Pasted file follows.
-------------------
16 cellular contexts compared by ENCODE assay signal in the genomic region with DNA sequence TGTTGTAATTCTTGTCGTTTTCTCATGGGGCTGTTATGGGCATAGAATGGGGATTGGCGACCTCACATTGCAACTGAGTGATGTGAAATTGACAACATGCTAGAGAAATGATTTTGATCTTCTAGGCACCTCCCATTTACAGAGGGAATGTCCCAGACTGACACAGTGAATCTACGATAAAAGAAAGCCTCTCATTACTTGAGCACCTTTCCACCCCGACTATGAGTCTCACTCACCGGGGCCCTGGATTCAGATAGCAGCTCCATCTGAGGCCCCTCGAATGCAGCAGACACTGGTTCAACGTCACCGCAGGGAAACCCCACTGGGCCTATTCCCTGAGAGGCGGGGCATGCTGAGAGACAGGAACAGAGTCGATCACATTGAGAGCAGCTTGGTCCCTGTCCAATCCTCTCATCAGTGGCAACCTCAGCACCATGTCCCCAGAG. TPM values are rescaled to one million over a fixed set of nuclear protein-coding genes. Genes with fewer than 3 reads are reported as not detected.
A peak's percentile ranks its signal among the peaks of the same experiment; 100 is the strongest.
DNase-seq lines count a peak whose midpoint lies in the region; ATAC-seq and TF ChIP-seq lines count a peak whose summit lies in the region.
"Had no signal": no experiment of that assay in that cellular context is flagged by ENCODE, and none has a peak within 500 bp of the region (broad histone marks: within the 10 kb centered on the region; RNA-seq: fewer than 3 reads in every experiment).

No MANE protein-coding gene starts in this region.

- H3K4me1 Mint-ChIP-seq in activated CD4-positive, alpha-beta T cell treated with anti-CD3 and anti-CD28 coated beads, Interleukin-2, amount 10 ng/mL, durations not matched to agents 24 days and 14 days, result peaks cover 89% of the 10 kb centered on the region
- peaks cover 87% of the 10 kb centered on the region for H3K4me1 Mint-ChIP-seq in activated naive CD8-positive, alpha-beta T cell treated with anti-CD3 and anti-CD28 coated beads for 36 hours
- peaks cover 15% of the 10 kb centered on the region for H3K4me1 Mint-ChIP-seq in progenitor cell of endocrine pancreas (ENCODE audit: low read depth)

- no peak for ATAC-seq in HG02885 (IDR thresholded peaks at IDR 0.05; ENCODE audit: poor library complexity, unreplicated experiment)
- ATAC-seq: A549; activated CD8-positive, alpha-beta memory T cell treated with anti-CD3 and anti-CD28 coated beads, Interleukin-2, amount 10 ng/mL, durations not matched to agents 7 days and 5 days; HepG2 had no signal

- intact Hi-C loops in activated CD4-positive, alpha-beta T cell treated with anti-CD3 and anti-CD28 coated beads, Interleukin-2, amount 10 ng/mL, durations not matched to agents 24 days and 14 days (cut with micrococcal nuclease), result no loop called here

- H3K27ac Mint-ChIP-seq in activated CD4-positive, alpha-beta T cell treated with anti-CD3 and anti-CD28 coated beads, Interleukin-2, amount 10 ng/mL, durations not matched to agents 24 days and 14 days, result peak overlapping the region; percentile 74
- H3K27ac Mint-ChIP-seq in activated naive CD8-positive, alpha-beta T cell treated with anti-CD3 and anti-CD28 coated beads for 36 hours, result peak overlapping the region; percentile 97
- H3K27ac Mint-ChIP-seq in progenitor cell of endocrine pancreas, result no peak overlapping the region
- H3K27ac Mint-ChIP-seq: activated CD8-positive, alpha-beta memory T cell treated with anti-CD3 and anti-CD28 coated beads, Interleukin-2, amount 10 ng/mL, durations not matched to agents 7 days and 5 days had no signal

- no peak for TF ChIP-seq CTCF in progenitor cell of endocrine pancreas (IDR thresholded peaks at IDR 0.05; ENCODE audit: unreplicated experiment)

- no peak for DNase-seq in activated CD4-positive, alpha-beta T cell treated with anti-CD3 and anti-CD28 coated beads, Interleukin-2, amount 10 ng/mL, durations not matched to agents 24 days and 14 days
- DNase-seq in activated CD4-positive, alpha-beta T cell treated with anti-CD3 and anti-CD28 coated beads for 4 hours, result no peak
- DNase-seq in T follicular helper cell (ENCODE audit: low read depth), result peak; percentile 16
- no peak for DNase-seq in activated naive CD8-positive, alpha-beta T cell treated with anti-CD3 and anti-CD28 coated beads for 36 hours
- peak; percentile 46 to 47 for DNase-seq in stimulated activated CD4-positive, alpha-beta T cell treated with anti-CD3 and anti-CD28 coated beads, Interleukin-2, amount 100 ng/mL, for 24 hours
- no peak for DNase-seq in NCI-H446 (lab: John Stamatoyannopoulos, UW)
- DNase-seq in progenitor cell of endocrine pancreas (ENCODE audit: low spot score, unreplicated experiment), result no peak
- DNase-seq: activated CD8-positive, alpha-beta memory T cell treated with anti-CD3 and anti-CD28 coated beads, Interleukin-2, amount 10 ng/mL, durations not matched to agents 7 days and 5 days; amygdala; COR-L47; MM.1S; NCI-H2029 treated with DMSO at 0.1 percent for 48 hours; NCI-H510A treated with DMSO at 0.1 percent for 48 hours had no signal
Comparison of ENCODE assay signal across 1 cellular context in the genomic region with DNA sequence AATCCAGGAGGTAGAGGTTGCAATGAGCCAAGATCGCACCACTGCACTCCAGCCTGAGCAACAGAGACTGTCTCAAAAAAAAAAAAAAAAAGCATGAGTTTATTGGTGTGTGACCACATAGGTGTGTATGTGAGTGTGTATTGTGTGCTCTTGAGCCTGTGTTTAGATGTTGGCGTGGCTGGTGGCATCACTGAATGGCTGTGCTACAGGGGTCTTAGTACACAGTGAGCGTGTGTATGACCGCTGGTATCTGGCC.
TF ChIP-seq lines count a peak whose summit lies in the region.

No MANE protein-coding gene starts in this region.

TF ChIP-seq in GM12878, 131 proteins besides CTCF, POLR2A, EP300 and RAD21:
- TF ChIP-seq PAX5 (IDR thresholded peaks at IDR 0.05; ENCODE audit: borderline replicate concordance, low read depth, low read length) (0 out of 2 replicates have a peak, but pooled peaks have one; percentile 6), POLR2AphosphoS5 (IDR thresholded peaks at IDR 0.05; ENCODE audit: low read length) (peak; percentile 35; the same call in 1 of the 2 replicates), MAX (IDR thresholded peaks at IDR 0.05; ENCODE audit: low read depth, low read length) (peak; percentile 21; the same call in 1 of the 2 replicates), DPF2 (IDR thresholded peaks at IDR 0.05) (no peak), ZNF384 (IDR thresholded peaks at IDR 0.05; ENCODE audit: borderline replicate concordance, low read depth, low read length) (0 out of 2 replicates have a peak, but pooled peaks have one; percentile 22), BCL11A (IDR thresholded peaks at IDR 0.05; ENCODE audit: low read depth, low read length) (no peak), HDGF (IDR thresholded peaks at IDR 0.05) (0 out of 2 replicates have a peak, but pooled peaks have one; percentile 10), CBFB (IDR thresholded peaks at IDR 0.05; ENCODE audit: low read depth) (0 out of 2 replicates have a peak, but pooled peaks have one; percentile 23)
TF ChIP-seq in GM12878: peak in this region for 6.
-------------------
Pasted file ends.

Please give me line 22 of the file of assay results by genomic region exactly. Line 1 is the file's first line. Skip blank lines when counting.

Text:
- no peak for DNase-seq in NCI-H446 (lab: John Stamatoyannopoulos, UW)